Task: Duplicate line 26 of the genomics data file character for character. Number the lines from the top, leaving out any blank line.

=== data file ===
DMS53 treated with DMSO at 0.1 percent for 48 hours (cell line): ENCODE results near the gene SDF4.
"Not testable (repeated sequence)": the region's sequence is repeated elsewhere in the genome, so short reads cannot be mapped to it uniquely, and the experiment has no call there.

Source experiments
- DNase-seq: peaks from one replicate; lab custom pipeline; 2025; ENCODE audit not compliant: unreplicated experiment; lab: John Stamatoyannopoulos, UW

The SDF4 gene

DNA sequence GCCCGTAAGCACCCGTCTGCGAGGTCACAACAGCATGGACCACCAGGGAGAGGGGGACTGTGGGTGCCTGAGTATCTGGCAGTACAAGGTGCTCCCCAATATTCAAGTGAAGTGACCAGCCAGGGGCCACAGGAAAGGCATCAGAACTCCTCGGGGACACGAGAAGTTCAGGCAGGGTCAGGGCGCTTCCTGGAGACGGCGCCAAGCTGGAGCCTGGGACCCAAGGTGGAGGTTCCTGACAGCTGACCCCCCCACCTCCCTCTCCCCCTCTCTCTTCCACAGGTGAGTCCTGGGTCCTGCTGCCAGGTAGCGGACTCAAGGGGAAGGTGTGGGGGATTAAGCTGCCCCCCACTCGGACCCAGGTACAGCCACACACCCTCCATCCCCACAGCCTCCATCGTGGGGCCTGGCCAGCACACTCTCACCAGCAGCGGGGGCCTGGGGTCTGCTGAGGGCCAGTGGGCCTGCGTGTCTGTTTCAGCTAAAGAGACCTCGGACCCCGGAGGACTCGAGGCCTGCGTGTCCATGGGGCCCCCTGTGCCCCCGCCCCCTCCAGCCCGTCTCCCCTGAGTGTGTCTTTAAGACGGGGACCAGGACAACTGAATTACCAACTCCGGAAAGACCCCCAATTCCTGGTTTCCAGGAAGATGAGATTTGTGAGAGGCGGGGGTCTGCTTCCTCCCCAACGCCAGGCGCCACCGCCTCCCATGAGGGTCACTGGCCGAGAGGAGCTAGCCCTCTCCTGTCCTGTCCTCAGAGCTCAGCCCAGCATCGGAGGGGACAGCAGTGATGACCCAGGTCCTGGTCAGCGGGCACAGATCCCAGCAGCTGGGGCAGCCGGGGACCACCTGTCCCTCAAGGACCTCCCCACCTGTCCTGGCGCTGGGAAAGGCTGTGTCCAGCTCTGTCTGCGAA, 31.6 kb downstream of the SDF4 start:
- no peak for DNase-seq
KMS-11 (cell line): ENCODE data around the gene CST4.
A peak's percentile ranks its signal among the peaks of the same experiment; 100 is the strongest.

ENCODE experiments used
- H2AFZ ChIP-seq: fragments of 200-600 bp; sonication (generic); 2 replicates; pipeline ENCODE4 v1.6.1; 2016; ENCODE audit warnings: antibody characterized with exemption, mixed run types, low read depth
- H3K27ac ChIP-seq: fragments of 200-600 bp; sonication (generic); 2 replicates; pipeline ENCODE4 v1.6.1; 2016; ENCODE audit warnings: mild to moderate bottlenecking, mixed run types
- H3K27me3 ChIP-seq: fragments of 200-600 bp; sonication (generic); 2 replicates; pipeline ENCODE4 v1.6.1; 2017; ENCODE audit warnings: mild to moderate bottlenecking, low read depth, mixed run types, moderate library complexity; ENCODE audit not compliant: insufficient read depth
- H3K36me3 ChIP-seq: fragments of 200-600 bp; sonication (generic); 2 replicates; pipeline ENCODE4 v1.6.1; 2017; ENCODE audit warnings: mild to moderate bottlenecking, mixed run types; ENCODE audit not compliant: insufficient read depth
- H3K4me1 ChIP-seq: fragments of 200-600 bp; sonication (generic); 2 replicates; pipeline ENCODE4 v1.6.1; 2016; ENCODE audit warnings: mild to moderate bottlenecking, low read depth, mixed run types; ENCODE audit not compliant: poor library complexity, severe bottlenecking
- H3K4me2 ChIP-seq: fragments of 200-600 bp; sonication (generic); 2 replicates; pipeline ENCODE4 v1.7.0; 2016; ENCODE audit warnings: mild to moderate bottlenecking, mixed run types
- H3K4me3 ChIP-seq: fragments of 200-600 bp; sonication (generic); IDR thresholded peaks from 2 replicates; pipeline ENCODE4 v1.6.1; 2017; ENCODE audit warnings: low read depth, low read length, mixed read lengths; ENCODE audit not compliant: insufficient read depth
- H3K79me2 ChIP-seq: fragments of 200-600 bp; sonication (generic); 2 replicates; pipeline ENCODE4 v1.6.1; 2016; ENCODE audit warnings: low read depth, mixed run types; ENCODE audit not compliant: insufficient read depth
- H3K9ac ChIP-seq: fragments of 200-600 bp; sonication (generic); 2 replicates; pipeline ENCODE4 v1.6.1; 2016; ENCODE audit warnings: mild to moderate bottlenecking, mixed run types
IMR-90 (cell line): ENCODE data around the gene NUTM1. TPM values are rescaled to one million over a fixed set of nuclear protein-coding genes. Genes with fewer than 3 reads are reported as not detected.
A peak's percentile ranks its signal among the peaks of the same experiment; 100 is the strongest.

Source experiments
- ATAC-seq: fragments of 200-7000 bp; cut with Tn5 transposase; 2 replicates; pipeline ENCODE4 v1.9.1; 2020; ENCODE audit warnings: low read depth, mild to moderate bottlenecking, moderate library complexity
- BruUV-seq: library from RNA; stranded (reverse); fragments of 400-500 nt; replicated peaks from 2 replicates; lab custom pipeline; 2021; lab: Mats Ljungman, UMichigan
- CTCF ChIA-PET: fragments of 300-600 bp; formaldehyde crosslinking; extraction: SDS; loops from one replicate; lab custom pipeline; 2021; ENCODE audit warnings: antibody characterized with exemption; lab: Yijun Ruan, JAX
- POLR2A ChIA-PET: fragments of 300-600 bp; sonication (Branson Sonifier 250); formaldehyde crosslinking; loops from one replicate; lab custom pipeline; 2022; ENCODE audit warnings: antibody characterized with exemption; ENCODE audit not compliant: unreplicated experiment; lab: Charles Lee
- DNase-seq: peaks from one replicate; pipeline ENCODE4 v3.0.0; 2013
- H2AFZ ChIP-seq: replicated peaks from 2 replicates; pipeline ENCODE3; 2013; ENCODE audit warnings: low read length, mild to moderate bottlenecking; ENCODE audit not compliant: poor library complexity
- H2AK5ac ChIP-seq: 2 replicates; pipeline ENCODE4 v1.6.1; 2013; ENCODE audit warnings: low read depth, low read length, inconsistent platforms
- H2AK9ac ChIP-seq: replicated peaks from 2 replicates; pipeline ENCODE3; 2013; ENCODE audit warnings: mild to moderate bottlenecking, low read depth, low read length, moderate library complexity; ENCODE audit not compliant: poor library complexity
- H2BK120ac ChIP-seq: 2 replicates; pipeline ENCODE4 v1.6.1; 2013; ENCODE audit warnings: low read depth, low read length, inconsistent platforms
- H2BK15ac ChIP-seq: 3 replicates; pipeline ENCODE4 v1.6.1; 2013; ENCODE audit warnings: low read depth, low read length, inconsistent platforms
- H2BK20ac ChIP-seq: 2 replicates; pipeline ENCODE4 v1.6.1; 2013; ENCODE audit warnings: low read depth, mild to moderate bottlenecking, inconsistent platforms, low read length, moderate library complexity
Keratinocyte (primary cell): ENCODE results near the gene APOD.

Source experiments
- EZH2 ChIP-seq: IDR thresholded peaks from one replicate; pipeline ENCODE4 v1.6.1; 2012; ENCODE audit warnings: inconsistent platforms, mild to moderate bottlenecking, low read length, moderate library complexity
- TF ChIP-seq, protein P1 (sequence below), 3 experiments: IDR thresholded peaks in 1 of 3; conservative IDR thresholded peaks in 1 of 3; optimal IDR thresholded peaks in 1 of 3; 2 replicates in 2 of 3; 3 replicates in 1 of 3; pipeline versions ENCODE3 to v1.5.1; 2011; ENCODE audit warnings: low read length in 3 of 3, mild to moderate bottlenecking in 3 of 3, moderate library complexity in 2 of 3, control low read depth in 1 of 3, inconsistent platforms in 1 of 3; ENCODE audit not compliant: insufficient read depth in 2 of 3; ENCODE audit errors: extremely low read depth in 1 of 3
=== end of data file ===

- POLR2A ChIA-PET: fragments of 300-600 bp; sonication (Branson Sonifier 250); formaldehyde crosslinking; loops from one replicate; lab custom pipeline; 2022; ENCODE audit warnings: antibody characterized with exemption; ENCODE audit not compliant: unreplicated experiment; lab: Charles Lee